AUSTIN, Texas – Every second and fourth Saturday of the month you’ll know exactly where to find Ronnie and Roxanne Ortiz with their two kids. 

“It’s a good chance for my kids to have some competition,” Ronnie Ortiz said. 

A free bi-monthly tournament offers a cash prize to the winner at The eSports Cave in Austin, Texas. It’s part of the business’ commitment to the community, even though it has been difficult getting gamers in the door due to the pandemic. 

“It’s something my daughter loves to do and could evolve into something more like a college scholarship,” Ronnie Ortiz said. 

His daughter Adriana is only 8 years old but plays with kids twice her age at the gaming lounge. 

“We are dedicated to providing something for the community to do, even during these tough times,” Connor Stilwell said. 

Stilwell opened the business in June with his parents, Jeff and Sue. The family says they are committed to creating a social community where anyone can feel safe.

Part of that commitment includes open space to keep an eye on gamers and registering gamers though a cloud-based management software called ggLeap. 

According to ggCircuit, the creator of ggLeap, when The eSports Cave opened in June, a large portion of ggLeap clients were closing either temporarily or permanently. 

“We’re in it for the long haul. It’s been my dream to provide this for the community for over a year at this point and we’re going to be sticking it out as long as we can,” Stilwell said.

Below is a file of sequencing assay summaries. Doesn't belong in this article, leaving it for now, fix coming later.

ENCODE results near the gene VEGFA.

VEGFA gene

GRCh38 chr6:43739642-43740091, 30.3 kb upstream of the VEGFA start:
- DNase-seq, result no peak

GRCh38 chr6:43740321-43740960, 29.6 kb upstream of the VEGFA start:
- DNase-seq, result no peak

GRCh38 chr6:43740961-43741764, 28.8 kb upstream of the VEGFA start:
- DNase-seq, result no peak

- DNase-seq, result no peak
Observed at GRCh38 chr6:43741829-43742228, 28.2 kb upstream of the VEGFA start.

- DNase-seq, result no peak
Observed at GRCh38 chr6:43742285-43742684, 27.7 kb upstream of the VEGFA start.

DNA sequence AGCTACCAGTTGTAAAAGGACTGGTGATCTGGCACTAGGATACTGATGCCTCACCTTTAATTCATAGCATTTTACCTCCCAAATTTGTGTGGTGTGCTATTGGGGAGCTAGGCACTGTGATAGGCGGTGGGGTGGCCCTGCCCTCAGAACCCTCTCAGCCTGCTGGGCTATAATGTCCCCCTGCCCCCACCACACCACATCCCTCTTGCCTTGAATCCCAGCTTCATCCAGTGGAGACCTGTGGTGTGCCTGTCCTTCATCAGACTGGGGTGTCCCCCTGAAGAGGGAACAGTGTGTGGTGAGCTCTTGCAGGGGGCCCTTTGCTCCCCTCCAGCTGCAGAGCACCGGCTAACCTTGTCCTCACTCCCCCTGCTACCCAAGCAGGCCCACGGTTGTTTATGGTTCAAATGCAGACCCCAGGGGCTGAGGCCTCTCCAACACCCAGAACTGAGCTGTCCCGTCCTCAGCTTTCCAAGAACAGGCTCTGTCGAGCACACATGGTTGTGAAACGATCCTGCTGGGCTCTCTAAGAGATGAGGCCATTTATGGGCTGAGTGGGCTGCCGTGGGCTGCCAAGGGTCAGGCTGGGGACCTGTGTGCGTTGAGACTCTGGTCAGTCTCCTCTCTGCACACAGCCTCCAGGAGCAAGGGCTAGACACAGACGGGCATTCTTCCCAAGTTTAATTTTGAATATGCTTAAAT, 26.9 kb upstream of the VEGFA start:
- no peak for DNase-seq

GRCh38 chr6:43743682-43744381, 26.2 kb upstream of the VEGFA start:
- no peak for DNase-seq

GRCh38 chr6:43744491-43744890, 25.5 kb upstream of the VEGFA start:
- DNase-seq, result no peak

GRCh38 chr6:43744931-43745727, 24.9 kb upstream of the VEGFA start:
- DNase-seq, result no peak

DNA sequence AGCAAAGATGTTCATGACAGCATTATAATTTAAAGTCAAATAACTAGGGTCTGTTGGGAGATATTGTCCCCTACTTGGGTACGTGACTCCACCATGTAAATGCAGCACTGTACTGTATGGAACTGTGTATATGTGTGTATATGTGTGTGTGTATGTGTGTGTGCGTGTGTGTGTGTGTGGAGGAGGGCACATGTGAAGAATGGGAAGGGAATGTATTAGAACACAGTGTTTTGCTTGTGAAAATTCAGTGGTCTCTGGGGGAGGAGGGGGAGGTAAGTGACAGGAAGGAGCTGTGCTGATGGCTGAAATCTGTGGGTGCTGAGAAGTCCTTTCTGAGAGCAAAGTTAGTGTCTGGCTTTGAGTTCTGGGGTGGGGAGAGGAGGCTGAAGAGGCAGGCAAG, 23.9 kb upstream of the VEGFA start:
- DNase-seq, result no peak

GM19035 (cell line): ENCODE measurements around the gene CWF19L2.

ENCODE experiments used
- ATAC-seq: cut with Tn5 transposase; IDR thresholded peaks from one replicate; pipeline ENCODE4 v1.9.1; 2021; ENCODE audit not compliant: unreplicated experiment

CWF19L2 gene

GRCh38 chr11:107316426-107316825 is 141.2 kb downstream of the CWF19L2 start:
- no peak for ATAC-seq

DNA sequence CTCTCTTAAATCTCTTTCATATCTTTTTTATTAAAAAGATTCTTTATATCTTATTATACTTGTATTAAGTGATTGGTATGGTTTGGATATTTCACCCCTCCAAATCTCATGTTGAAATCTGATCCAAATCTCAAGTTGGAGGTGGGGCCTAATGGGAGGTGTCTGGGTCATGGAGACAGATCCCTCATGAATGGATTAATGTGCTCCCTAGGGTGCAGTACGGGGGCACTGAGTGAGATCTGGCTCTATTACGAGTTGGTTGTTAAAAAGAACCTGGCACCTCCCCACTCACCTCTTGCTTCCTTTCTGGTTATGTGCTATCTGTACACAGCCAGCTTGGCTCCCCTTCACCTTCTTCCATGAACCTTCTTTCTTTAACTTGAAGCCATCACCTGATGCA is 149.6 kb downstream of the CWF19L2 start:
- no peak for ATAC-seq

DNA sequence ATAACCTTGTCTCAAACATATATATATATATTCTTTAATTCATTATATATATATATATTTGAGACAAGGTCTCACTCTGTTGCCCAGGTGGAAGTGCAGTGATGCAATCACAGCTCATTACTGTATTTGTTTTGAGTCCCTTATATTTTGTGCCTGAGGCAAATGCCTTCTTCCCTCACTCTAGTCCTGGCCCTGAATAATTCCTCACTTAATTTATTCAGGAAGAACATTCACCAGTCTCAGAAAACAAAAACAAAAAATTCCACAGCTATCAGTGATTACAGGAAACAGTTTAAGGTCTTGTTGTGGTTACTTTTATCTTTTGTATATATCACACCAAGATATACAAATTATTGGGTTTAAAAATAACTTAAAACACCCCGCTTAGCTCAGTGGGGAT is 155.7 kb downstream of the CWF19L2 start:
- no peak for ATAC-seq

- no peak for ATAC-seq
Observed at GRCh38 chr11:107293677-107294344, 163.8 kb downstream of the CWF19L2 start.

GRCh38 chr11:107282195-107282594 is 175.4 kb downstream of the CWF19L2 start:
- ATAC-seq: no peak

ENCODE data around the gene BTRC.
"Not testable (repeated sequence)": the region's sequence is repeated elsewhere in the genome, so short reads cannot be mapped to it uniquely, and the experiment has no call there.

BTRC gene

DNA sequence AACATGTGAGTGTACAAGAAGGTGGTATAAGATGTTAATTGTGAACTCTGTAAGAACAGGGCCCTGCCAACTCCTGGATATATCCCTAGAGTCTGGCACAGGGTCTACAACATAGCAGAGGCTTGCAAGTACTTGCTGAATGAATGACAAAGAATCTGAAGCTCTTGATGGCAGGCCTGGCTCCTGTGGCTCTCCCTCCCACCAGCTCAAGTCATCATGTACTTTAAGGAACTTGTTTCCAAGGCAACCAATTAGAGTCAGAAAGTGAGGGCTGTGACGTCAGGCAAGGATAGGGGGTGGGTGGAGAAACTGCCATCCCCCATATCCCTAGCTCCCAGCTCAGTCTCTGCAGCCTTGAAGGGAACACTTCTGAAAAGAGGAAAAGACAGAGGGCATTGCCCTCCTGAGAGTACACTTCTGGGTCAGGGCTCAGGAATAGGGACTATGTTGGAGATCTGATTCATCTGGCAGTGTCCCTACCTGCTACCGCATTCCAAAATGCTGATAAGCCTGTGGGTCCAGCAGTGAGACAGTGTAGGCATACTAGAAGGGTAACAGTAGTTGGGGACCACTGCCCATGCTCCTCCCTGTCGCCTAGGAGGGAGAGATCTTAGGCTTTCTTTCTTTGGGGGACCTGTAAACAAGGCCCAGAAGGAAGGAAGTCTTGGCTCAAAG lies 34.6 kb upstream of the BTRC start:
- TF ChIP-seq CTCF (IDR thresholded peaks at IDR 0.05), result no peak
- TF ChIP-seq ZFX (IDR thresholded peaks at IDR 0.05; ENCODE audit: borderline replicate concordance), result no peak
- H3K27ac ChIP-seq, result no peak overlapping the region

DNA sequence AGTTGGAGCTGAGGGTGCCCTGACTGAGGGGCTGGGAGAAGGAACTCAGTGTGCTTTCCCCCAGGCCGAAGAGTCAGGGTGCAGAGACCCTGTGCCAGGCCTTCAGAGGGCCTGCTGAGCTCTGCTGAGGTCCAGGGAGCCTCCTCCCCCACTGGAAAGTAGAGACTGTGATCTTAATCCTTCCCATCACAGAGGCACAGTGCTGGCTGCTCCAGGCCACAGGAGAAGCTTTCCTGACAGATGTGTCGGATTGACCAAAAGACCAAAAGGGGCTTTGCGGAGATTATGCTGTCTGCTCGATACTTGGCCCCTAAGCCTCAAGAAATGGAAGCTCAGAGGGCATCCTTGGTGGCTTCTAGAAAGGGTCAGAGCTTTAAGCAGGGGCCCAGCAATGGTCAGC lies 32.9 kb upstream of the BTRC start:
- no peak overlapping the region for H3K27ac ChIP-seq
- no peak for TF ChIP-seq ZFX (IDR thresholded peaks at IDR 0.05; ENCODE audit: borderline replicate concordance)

While Stilwell has banned certain games entirely for sexual content, ggLeap handles the rest, restricting access to certain titles depending on a gamer’s age. 

“There are some games that are maybe more violent that I don’t find moral objection to, but I still don’t want to give access to a 12-year-old,” Stilwell explained. 

The eSports Cave was a pre-pandemic idea, so opening over the summer came with additional challenges, but the Stilwell family has taken precautions to keep gamers and their families safe. It’s something the family hopes will keep customers coming for years to come

“We’re really strict about where they go and who they’re around. We want to keep them safe. We can’t take the kids to the park right now and have them play around with everything going on. Being able to come here – the tournament is free and the kids enjoy it. We appreciate that,” Roxanne Ortiz said.